Just for Guitar Junkies and Equipment Nerds


After many years of trying to get it right, I finally love my musical  set up.

My main ax is a 1980 Yamaha SA 2000. It was designed to be a 335 killer, and it is. They actually got sued by Gibson, and I'm not sure if it was successful or not, but my SA 2000 is sweeter in every way than any 335 or 355 I've ever owned or played. It's got that thick sound of a jazzer, but can also bite. Plus, I love the wine red color. I think it's the only color for  a blues guitar. The construction, the neck, the weight---everything feels just right to me. Plus, it's cool to be playing what no one else plays.

 I also have a 1985 Strat. If you only own one guitar, it should be a Strat. It's been neglected lately because of the SA 2000, but it's always good to pick it up again and play it. The action is a little higher and combined with the jumbo frets, it makes bending a note and giving it some vibrato easy--easier than on my SA 2000. I've heard that because of the design of the head and the straight string pull, it stays in tune. I attest to that. 

I've also come to absolutely love an old '63 Dano (model not year) Danelectro  that I got on the down-low. I've been using it everyday. 

I have two Ovations acoustics for performance: a nice old Elite and my latest edition, a 12 string Adamas that I bought from a friend of mine 'cause he didn't particularly like it. I love it! His loss, my gain. I like the way the two look on stage together. Great electronics, and because they're both shallow bowls, they're easier for me to hold in my lap. I sometimes use a Taylor 414ce as well, but the Ovations are the best for live. 

I sometimes use a Line 6 Variax for drop bass stuff and open tunings. 

I recently bought a used Danelectro Baritone guitar. If you play guitar and have never tried the baritone, I suggest you give it a try. Throaty and deep, it really adds to the guitar tracks. Not a guitar, and not a bass. Great retro look, too. 

I'm using the Digitech SP 200 for effects. Very programmable ,  There are about 5 that I use the most. Great value.  I use a SWR bass amp for all my small needs, but for performances, I just run through the system. That's possible because of the Hot Spot monitors. Love 'em!

The Digitech Jamman Stereo is the thing that allows us to play with such a thick sound. It's my second guitarist. I record songs in either loops or phrases for performance, then play over them. It's a fantastic practice tool as well.

Lastly, my wonderful friend, Kelly Villeverde (the best musician I know), gave me his Roland GR 33 guitar synthesizer. Well, it was the perfect justification for my latest toy, a Godin aTXS in real Hawaiian Koa. It triggers the synth, and works as a great all around guitar. I love the absolute cornucopia of sounds the Roland gives me, and the Godin helps to manage it all.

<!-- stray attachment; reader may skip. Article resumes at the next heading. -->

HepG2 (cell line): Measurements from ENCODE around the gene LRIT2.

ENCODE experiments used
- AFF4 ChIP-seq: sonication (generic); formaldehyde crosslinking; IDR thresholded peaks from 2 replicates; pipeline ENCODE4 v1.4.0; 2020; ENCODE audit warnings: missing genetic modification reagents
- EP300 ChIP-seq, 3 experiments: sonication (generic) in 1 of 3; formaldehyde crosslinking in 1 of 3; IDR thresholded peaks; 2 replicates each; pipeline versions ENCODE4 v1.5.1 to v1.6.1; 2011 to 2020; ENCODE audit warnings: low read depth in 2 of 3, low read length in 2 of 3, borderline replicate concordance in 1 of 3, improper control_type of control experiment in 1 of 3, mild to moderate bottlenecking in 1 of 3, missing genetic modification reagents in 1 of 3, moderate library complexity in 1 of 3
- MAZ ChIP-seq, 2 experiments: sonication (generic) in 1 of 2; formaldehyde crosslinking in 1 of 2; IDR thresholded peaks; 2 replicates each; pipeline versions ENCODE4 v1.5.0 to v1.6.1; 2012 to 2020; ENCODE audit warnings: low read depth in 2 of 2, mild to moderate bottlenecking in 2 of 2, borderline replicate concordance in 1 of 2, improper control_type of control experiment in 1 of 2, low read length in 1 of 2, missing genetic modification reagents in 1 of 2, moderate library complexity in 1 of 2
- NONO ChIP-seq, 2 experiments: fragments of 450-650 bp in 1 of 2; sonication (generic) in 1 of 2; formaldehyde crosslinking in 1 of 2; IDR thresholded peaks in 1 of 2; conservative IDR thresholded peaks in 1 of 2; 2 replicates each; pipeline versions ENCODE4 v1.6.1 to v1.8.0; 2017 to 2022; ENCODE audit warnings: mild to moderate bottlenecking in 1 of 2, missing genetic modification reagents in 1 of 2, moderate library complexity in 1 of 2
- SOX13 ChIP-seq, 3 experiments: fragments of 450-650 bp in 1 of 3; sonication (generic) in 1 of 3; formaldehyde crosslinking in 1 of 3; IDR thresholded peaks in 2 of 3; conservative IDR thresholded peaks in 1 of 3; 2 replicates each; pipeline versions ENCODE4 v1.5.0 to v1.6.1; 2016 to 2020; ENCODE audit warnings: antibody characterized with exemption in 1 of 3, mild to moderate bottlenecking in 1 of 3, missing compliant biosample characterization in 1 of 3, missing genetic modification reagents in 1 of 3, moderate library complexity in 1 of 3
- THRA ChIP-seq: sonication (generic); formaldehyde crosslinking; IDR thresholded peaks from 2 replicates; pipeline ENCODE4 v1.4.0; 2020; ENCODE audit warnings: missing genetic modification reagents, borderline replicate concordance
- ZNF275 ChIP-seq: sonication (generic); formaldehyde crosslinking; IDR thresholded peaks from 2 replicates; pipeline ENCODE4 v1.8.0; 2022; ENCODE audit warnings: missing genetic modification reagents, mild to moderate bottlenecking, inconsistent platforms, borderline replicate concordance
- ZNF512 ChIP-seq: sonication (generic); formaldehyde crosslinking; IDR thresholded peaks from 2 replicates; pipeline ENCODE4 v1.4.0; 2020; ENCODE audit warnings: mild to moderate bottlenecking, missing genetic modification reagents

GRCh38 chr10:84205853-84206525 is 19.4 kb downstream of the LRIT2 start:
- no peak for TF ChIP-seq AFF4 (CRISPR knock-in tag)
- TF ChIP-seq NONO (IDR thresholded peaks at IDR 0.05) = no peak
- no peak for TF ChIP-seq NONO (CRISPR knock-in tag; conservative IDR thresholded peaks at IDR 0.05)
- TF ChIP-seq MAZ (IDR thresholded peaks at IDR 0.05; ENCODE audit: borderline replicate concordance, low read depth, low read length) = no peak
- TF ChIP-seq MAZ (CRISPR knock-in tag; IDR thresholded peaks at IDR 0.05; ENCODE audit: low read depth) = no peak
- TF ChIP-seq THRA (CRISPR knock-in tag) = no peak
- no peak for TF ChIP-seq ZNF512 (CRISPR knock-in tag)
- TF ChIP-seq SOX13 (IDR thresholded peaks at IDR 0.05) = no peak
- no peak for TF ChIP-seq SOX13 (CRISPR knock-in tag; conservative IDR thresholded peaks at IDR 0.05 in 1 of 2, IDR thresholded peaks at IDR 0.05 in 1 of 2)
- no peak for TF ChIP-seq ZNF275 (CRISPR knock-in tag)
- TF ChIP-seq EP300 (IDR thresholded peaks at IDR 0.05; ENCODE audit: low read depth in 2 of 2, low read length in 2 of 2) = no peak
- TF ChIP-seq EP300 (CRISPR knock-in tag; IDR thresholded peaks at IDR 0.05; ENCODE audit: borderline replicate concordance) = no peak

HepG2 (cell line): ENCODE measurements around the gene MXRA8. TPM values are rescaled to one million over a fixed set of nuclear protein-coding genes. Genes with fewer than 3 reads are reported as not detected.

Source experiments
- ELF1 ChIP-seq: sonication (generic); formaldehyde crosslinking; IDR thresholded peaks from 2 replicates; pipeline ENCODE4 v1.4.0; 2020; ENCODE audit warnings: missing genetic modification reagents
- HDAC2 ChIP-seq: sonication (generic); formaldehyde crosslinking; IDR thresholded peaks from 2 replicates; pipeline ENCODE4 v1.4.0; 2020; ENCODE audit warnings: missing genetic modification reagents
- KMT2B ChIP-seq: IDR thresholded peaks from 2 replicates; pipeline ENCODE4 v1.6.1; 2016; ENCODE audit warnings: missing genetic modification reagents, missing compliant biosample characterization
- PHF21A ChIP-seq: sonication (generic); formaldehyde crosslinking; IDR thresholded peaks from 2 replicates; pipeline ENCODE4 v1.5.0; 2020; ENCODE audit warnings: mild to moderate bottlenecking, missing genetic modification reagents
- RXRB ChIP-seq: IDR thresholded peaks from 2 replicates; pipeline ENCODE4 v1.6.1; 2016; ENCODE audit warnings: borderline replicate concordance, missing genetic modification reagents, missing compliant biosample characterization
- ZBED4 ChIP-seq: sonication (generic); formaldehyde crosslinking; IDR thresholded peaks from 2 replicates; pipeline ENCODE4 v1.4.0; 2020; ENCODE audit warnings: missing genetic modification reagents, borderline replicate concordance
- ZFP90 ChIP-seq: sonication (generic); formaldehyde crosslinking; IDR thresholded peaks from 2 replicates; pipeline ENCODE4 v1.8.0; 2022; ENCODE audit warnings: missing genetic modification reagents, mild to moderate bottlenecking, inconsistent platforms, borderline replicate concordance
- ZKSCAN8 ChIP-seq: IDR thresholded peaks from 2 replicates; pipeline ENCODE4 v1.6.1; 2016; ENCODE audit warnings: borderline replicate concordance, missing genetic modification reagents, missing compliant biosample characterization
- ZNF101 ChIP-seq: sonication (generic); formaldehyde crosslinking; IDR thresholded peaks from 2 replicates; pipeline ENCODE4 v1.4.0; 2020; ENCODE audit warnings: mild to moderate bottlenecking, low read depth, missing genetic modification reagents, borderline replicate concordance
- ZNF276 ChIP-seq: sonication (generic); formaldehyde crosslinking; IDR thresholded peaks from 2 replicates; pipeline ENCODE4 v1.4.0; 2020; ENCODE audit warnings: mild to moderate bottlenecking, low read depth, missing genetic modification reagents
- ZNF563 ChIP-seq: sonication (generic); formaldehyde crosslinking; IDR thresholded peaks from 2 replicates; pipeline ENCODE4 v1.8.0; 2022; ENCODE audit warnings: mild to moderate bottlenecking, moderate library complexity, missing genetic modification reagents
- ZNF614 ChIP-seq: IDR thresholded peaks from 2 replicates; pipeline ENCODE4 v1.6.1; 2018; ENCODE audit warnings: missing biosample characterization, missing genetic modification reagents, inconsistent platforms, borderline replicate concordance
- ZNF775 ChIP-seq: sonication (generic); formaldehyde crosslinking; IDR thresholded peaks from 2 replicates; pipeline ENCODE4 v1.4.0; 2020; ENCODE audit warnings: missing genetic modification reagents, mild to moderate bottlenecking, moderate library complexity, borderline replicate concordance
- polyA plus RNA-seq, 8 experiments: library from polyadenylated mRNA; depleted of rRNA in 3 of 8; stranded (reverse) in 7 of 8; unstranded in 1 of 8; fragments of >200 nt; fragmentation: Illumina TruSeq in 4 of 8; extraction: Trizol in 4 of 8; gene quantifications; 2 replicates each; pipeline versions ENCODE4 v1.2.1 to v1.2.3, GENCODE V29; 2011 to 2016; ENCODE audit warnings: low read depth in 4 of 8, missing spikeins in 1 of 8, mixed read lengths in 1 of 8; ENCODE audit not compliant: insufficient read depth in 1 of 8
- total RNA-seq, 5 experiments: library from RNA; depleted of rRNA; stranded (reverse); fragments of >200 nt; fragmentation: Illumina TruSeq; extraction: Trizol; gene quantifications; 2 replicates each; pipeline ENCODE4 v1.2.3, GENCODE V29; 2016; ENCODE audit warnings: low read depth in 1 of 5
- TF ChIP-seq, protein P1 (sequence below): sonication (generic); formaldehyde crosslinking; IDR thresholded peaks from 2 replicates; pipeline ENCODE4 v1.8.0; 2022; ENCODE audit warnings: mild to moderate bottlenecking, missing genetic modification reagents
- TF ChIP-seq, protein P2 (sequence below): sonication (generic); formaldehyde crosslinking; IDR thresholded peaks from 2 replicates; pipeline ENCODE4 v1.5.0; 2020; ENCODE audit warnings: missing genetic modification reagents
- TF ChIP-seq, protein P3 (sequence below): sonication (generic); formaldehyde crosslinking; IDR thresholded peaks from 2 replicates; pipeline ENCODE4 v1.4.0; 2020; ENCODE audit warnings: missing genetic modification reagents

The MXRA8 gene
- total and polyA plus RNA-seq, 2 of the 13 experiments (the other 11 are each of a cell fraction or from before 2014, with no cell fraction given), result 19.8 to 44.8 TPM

I suppose after I really learn the synth, that I may need less guitars on stage, but they all have such a different personality. The Strat rocks and is great for country, the Yamaha is simply the best playing guitar I've ever owned. The Ovation six string has a beautiful amplified sound, and so does the Ovation 12. Yes, there are gizmos designed to copy those feels, but the best tone comes from the guitar that had it originally.  

My latest acquisition is an Oscar Schmidt Resonator guitar that I bought at a garage sale for 7 dollars. It was missing the resonator, but Jessie found one and a guy to install for me. So thirty bucks for the cone, and 6 dollars for a missing tuning peg, and 30 bucks for a hard shell case I got at a pawn shop, and viola. Absolutely love sound of this guitar for slide of course, but also it's a pretty neat jazzy sounding thing. So far, it's cost me 71 dollars and three bottles of wine.

I don't bring amps with me to gigs 'cause I go through the system, but I have a lot of them in the Pod Palace. 

Vox AD30vt (my go-to amp)

Vox AD15vt (when I go to rehearse with the Sons of the Salt Fork 'cause it weighs nothing

Vox AD100vt (When I have to get really loud)

BlackStar HT Studio 20 

Then I have three amps from a guy who builds them in Georgetown out of his house. They're all unique one-offs. I found a 1937 Philco radio at a garage sale and he converted it into Fender Champ. 5 watts and all the funkiness you could want. It has a 4 inch speaker, the buttons on the front affect tone, and there's a speaker jack on the back for any kind of cabinet. 

The next is a 15 watt amp made from a Hammond Organ. This is the same idea that a company called Analog Outfitters uses, but they get 1500 bucks for their amp. Nothing but on/off, volume, bass and treble. Again, tons of mojo and vibe. 

Last is based on a Princeton Reverb. He used the Fender schematic to hand wire, point-to-point an old Black Face. It has 2 12' inch speakers and it's just a tone monster. Got a big spring reverb tank and real tremolo. Looks cool. He made the tongue-in-groove cab for it with just a burlap speaker grill.  

The PA that we're using is a Berringer Europower PMP 2000. I've owned two of these because they're cheap and effective. The speakers have been just fine for both the Pod and the bigger band that Johnny and I play in, the Sons of the Salt Fork.   I love the Bose 802's, but big bucks, and you need a big amp. Any suggestions of a better powered mixer? 

Danelectro Baritone

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